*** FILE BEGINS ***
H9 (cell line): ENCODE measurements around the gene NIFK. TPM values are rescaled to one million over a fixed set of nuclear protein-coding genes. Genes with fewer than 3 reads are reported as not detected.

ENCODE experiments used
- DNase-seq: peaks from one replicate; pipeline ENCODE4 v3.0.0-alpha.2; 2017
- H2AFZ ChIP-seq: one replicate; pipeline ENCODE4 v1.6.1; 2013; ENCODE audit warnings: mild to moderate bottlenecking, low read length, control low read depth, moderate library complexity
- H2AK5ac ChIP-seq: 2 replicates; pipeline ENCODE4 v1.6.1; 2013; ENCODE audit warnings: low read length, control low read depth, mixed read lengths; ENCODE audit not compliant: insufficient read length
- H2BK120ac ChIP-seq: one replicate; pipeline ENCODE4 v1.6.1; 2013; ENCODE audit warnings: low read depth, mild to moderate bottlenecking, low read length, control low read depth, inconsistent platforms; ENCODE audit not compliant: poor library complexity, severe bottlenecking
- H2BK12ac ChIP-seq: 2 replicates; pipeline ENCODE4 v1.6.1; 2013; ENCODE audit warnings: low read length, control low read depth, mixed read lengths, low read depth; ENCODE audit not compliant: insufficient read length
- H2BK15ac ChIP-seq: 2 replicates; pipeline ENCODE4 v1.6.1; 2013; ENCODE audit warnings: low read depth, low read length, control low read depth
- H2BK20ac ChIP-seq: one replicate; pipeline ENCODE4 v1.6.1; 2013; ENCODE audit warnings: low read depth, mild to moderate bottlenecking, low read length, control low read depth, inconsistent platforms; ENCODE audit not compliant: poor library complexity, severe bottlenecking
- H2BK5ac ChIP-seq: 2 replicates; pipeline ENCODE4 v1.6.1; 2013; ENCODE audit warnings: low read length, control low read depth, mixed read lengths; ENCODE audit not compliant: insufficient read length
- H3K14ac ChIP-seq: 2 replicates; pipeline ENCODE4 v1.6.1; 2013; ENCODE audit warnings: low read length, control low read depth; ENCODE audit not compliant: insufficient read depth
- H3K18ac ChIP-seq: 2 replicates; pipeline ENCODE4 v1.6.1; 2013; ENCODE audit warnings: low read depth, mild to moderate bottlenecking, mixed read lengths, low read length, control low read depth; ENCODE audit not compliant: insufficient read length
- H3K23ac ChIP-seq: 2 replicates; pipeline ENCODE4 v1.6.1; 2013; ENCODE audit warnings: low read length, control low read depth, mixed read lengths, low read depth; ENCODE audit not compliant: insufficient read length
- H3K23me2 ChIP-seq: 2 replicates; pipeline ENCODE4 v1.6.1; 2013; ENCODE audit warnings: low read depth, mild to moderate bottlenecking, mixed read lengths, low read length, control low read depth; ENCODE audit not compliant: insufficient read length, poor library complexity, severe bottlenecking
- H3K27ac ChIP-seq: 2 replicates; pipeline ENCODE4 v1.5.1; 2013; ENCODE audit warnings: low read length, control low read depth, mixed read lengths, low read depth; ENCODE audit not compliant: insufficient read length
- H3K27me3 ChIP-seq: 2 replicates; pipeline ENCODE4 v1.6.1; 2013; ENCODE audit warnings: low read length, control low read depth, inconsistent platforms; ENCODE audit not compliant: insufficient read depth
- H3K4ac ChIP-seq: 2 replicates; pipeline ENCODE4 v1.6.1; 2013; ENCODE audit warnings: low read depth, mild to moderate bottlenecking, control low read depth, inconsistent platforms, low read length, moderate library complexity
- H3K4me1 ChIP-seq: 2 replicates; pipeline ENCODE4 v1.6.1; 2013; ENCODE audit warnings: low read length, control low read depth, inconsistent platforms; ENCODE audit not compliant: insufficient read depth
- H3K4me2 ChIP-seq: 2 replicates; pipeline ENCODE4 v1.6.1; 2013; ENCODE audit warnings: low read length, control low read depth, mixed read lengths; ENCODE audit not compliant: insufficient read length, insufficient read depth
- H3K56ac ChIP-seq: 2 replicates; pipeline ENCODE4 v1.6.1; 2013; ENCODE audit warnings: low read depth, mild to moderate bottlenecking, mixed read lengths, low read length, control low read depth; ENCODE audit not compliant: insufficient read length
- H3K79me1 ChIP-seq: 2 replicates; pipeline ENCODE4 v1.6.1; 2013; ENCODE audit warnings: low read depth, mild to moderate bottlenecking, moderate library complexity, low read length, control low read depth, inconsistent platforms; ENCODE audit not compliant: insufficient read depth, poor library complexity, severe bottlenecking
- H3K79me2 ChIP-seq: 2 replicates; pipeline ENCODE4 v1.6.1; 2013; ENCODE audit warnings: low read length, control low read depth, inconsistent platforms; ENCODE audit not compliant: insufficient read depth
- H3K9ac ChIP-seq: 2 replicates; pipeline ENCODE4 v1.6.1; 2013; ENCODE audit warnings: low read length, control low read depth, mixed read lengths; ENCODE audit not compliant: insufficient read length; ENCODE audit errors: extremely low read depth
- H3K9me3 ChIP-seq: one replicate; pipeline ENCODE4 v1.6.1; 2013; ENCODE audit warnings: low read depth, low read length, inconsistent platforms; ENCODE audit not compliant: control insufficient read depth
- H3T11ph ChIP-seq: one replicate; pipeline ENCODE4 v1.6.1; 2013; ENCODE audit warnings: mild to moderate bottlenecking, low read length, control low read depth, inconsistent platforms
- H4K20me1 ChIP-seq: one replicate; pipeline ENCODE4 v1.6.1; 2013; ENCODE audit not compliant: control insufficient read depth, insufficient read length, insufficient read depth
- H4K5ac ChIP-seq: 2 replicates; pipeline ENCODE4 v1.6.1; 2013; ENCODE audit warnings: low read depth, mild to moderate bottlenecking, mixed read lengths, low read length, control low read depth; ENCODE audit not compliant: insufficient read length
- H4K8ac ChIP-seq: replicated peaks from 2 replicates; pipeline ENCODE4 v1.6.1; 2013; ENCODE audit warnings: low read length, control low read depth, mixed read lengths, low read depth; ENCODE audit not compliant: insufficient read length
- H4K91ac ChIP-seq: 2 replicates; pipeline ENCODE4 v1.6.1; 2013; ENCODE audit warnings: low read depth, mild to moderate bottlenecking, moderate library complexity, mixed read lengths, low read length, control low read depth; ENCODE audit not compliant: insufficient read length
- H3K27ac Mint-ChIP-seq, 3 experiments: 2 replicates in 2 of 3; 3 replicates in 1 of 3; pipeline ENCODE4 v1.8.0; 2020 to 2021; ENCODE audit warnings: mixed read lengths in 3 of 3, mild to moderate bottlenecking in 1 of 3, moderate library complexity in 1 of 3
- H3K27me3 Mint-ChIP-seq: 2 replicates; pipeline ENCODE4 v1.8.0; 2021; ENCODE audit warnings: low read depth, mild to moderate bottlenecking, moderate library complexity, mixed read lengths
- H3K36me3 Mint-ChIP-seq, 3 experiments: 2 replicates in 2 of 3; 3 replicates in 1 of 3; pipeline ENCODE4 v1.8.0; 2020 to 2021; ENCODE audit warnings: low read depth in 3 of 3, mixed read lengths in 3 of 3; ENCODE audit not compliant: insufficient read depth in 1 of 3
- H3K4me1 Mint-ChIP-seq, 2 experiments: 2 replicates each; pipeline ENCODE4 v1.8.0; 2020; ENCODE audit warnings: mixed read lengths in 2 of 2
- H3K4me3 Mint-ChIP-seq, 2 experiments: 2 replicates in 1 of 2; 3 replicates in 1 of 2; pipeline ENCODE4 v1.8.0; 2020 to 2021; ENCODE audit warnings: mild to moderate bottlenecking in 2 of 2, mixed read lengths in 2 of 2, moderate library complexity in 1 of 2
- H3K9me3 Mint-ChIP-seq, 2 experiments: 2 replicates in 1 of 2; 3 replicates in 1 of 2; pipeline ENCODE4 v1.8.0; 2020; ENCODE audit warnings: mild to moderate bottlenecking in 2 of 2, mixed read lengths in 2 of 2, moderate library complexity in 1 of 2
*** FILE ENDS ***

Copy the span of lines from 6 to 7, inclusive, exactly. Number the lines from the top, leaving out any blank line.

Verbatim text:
- H2BK120ac ChIP-seq: one replicate; pipeline ENCODE4 v1.6.1; 2013; ENCODE audit warnings: low read depth, mild to moderate bottlenecking, low read length, control low read depth, inconsistent platforms; ENCODE audit not compliant: poor library complexity, severe bottlenecking
- H2BK12ac ChIP-seq: 2 replicates; pipeline ENCODE4 v1.6.1; 2013; ENCODE audit warnings: low read length, control low read depth, mixed read lengths, low read depth; ENCODE audit not compliant: insufficient read length